In addition to the consular or diplomatic officer, you also have to state your intentions to the U.S. embassy. Each and every one of these tasks requires patience and waiting for approval from the authorities. “During the interviews, you will have to elaborate on why you want to renounce your U.S. citizenship,” explains the nomadcapitalist.com’s ultimate guide to renouncing citizenship. The nomadcapitalist.com writer Andrew Henderson explains that the last renunciation he witnessed took about five months to process. However, Henderson notes that despite the length of time it takes, the process is rarely denied.
“The certificate is almost guaranteed,” Henderson writes. “While you do have to factor in the possibility that something wasn’t done correctly on the technical side of your renunciation, it is very rare for renunciation to be rejected once the oath is taken and the forms are submitted.”
Individuals who hold cryptocurrencies and don’t want their hard-earned funds stolen from them may consider dropping their citizenship. A number of people who also believe in individualism and have libertarian beliefs think that the manipulative U.S. state and many other strict nations are becoming far too tyrannical. There are various guides and online walkthroughs that can help people complete the process of renouncing their citizenship. Nomadcapitalist.com offers a wide variety of helpful articles (posted below) to get people started down the path toward renunciation.
- How to Renounce Your US Citizenship: The Ultimate Guide
- 4 Reasons to Renounce US Citizenship
- Myths About Giving Up American Citizenship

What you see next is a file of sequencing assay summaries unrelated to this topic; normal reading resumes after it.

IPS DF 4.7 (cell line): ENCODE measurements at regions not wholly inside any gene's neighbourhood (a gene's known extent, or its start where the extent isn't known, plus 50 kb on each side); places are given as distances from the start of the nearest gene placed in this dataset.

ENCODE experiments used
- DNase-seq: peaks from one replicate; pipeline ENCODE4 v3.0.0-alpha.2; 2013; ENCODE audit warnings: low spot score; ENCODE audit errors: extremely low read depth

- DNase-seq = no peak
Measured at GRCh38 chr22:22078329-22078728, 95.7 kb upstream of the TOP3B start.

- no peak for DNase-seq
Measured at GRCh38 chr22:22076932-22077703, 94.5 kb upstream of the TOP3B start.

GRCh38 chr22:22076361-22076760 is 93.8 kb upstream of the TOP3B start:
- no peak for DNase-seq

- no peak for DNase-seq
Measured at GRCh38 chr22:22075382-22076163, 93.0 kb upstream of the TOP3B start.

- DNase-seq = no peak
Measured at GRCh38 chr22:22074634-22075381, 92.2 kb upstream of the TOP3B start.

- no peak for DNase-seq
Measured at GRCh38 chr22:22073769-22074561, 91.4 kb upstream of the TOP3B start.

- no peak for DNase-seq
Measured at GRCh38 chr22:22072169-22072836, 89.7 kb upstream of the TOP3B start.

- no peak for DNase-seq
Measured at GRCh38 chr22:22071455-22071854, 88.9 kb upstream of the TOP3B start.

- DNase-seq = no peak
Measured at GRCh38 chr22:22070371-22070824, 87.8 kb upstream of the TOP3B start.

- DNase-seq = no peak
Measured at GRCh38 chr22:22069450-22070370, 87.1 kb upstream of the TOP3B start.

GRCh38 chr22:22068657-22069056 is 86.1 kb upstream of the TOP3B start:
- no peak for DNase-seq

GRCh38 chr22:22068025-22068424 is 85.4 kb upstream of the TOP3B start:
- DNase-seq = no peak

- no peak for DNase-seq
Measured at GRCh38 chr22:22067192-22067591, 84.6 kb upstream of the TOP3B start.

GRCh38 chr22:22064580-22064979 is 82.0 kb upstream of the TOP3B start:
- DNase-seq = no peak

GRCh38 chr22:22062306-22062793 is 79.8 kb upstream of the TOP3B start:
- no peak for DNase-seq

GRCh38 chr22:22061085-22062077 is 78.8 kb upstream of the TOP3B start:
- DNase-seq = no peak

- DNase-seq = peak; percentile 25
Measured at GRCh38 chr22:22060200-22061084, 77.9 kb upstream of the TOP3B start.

- Will I Lose My Government Benefits by Renouncing US Citizenship?
- 4 Case Studies for Renouncing US Citizenship
- Why and How I Renounced My US Citizenship: My Expatriation Story
- The Tax Consequences of Renouncing US Citizenship
- The 5 Most Famous People to Renounce US Citizenship
- Can I Still Use My US Banks if I Renounce My Citizenship
Obtaining Dual Citizenship
Another act a person might consider is dual citizenship which can also help someone avoid an overstepping government. Before 1967, Americans were not allowed to hold dual citizenship but the law has since changed. Currently, U.S. residents can obtain two citizenships in 42 different countries including Australia, Barbados, Czech Republic, United Kingdom, Switzerland, Sweden, and Iceland. One of the top regions in the world for Americans looking for dual citizenship is the islands of Nevis and St. Kitts. In 2018, the top six dual citizenship countries included Ireland, Israel, Hungary, Italy, Peru, and Macedonia. Nomadcapitalist.com columnist Henderson’s recent report explains in great depth the fastest countries in the world to become a citizen. The cost of dual citizenship can be expensive as some regions require you to purchase a home or donate funds to the country’s government.